The overall goal of study associated research at the UNC Pulmonary and CF Research Center is to better understand key host defense mechanisms in the conducting airways, and disease mechanisms that play a role in the development of non-asthmatic airways disease. The UNC clinical research group is involved in a broad range of studies in human subjects, which interfaces with the basic research efforts at the UNC Research Center.
The research group say their long-standing hypothesis is that mucociliary and cough clearance are the dominant host defense mechanism in the airways, recognizing that abnormalities of salt and water metabolism, dysfunction of cilia, and abnormal mucus all impair these important defense mechanisms, and lead to disease.
Three genetic models of human airways disease illustrate the UNC group’s strategic approach to better understand these host-defense systems, with CF the genetic model of human airways disease that illustrates the importance of salt (and water) transport for normal mucociliary (and cough) clearance. Specifically, they observe that CF reflects mutations in the CFTR gene, which regulates volume and composition of airway surface liquid. In CF, excessive salt (and water) absorption (driven by active Na+ transport) leads to thickened mucus, which is not cleared by either mucociliary or cough clearance. The UNC team cites previous studies that clearly confirm the CF airways defect reflects excessive isotonic volume absorption, observing that recent studies have focused on more subtle alterations in the ion composition of airway surface liquid, which may involve defective bicarbonate transport or abnormal regulation of pH. These possibilities are being tested with ion selective microelectrodes in vivo, using the nasal surface liquid as a model of lower respiratory epithelial function.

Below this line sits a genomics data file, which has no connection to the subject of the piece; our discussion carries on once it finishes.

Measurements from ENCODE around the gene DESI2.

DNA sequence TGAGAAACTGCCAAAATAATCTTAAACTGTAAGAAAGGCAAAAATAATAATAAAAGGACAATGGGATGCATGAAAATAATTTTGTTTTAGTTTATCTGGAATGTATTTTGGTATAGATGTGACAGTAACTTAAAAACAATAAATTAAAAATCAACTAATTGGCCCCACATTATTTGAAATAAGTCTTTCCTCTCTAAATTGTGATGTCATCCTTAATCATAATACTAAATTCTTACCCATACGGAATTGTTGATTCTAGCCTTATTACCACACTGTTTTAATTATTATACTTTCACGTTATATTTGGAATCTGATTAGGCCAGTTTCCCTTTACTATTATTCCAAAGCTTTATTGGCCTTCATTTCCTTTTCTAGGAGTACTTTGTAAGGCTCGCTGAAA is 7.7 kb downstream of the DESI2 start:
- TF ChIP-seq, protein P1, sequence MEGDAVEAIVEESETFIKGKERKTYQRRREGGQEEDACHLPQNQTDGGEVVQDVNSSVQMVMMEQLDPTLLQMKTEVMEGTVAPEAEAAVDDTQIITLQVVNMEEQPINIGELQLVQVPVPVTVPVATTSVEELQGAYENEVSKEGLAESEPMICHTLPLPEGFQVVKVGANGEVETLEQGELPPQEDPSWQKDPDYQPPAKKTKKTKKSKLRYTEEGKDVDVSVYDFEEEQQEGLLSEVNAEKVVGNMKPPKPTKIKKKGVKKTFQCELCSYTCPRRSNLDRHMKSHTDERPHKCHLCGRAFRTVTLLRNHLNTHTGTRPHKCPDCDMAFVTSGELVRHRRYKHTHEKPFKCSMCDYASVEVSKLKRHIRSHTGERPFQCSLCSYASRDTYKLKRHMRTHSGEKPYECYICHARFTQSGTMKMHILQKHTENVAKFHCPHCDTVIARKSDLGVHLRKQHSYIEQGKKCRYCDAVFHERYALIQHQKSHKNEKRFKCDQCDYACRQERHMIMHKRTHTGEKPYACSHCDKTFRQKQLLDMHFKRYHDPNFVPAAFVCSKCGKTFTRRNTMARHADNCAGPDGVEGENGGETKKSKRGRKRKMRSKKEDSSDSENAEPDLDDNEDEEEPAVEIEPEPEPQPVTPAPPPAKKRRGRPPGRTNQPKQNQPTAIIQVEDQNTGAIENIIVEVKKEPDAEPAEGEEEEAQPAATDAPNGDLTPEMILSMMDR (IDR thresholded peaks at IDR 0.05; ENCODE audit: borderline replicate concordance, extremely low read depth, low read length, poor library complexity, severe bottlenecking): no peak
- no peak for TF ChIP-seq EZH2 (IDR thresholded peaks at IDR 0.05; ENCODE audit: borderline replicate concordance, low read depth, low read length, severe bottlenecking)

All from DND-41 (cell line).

Poor airway secretion clearance in CF also leads to chronic bacterial infection of the lower airways, usually with Pseudomonas aeruginosa or Staphylococcus aureus, but recent studies from UNC also indicate that nontuberculous mycobacteria (NTM) is recovered from the respiratory samples of ~15% of adult CF patients. The predominant NTM organisms are Mycobacterium Avian Complex (MAC) and Mycobacterium Abscessus. A multicenter study is currently underway to define the clinical impact of NTM in CF. Another study is focused on testing for genes (genetic alleles) that predispose non-CF (apparently “normal”) subjects to pulmonary infection with NTM, which should identify genes that increase the risk to infection with NTM.